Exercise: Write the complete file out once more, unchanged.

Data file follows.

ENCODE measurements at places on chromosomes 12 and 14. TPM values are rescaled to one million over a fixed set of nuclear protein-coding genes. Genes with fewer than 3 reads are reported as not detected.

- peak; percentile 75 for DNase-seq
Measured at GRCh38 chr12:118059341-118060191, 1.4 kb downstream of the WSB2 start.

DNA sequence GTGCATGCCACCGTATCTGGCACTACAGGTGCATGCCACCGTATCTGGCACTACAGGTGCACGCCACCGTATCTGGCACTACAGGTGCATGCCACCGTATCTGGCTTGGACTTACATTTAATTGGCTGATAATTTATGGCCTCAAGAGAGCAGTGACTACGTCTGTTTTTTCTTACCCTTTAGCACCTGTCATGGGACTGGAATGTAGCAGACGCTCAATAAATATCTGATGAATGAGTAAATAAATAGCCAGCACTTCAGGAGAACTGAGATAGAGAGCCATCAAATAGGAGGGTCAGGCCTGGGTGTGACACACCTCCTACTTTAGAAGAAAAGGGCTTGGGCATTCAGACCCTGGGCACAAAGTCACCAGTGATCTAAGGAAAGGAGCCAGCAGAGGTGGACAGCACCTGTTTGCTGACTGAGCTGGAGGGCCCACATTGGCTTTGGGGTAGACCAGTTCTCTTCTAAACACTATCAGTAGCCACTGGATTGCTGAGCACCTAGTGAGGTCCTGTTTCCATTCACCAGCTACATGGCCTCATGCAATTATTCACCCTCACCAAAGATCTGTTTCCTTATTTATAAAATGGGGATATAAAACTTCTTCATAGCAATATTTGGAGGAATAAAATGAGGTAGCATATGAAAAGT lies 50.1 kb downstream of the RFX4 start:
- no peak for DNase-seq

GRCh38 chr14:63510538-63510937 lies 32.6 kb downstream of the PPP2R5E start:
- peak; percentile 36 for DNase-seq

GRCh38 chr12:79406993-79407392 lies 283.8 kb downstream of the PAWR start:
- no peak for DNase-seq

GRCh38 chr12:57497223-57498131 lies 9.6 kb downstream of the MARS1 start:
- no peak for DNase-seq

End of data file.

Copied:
ENCODE measurements at places on chromosomes 12 and 14. TPM values are rescaled to one million over a fixed set of nuclear protein-coding genes. Genes with fewer than 3 reads are reported as not detected.

- peak; percentile 75 for DNase-seq
Measured at GRCh38 chr12:118059341-118060191, 1.4 kb downstream of the WSB2 start.

DNA sequence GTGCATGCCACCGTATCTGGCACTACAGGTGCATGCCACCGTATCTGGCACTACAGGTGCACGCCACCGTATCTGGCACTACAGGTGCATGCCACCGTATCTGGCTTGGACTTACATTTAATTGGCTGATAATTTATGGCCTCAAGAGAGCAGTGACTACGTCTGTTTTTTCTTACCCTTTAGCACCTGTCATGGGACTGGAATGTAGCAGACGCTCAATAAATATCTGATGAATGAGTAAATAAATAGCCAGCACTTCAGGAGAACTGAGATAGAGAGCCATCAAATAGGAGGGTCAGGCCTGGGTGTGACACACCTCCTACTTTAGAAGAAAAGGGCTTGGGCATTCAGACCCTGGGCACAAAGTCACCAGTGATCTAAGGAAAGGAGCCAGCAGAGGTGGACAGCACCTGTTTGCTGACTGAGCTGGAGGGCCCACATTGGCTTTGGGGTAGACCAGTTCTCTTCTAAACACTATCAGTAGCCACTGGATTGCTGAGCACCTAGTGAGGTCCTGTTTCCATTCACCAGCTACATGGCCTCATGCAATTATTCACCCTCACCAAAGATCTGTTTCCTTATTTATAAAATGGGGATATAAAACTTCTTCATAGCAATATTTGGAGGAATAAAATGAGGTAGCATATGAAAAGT lies 50.1 kb downstream of the RFX4 start:
- no peak for DNase-seq

GRCh38 chr14:63510538-63510937 lies 32.6 kb downstream of the PPP2R5E start:
- peak; percentile 36 for DNase-seq

GRCh38 chr12:79406993-79407392 lies 283.8 kb downstream of the PAWR start:
- no peak for DNase-seq

GRCh38 chr12:57497223-57498131 lies 9.6 kb downstream of the MARS1 start:
- no peak for DNase-seq